Boys Scholar Athlete of the Year: LCC’s Caprella part of wrestling family


By Jim Naveau - jnaveau@limanews.com



Lima Central Catholic’s Chase Caprella, here getting the advantage against Spencerville’s Jay Goetz during this past season’s Allen County Tournament at Bluffton High School, had a 4.3 grade point average and ranked third academically in the 2020 senior class at Lima Central Catholic.

Lima Central Catholic’s Chase Caprella, here getting the advantage against Spencerville’s Jay Goetz during this past season’s Allen County Tournament at Bluffton High School, had a 4.3 grade point average and ranked third academically in the 2020 senior class at Lima Central Catholic.


Richard Parrish | The Lima News

Lima Central Catholic’s Chase Caprella qualified for the state wrestling tournament all four years of high school so he has a lot of highlights to look back on.

But two of the very best involve his family.

The boys Scholar Athlete of the Year on this year’s The Lima News scholar athlete team said, “I’ve been wrestling since I was five years old. It’s kind of a thing in my family. My older brother (Schuyler) wrestles at Ohio Northern University and I tried to follow in his footsteps. My younger brother Gavin also wrestles at LCC.

“Reaching the state tournament with my older brother when I was a freshman and he was a senior, that was a really cool experience for me. And this past year, even though we didn’t get to wrestle at state because it was canceled, my younger brother and I both won at the Thunderbird Invitational in our home gym in front of the home crowd and that was a really cool experience as well,” he said.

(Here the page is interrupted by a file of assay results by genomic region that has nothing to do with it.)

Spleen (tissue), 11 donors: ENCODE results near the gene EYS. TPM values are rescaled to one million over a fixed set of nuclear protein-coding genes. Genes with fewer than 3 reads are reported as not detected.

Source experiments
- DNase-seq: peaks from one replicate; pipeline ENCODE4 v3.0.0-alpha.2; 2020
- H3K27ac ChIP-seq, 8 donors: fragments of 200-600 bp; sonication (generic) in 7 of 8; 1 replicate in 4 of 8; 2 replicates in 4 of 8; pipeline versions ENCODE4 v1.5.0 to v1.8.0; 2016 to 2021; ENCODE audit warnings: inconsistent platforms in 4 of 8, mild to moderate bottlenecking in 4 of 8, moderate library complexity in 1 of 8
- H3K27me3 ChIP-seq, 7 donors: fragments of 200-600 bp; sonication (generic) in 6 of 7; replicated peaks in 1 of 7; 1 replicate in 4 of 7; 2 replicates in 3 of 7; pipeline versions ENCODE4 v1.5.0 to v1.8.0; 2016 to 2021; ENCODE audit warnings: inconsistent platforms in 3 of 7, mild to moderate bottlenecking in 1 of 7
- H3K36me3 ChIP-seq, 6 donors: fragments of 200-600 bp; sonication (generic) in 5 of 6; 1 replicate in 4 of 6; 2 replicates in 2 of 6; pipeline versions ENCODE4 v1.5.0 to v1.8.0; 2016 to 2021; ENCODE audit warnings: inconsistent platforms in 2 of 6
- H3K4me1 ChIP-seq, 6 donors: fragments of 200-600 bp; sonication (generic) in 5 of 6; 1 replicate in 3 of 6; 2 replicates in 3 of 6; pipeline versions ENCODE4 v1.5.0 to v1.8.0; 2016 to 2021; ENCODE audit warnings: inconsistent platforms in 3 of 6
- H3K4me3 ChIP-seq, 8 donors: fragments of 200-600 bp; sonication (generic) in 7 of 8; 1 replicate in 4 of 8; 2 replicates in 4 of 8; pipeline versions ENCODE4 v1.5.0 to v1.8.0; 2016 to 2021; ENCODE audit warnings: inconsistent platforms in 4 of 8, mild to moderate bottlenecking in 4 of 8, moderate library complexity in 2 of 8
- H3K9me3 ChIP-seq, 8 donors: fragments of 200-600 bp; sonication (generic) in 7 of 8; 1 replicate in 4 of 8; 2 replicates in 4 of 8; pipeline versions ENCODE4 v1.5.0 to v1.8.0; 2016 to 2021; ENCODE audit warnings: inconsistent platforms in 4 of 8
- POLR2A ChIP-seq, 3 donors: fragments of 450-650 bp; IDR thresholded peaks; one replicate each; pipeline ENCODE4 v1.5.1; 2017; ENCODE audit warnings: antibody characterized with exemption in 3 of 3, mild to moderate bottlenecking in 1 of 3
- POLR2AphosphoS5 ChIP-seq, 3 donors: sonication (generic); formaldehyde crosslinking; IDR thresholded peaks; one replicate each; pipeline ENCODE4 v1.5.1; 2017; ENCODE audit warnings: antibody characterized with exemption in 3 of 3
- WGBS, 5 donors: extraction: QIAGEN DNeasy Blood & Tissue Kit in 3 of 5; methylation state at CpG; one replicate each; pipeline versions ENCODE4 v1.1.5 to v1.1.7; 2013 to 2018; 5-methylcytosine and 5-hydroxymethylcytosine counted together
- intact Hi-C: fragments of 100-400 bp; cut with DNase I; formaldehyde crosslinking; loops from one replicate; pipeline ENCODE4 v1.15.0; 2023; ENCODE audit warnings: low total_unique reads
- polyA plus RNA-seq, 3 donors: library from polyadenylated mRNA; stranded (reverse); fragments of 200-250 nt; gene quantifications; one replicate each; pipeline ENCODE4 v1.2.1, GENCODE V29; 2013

Caprella had a 4.3 grade point average and ranked third academically in the 2020 senior class at LCC. He was vice-president of the student senate and has participated in 4-H and community service events at LCC.

Caprella wrestled for Allen East his first two years of high school before transferring to LCC. He will attend the Naval Academy after graduation and wants to wrestle there.

Caprella was 34-3 in the 132-pound weight class this year and had hopes of doing big things at the state wrestling tournament. But the tournament was canceled because of the coronavirus pandemic.

“There’s a big part of me that will always be thinking what would have happened if it played out a little bit different and I did get to wrestle at state. That runs through my head every day,” he said. “But the world doesn’t stop, so you just have to take what you have and move forward with it and learn from it.”

Some of what he learned about wrestling over the years came from what might be called wrestling home schooling. He and his brothers often worked out on the wrestling mat they have in a room in their family’s home.

“We’re always trying new things and working out with each other. It gets intense. Sometimes it gets a little bit uncontrolled and even more intense than a real match. There are no rules up there,” Caprella said.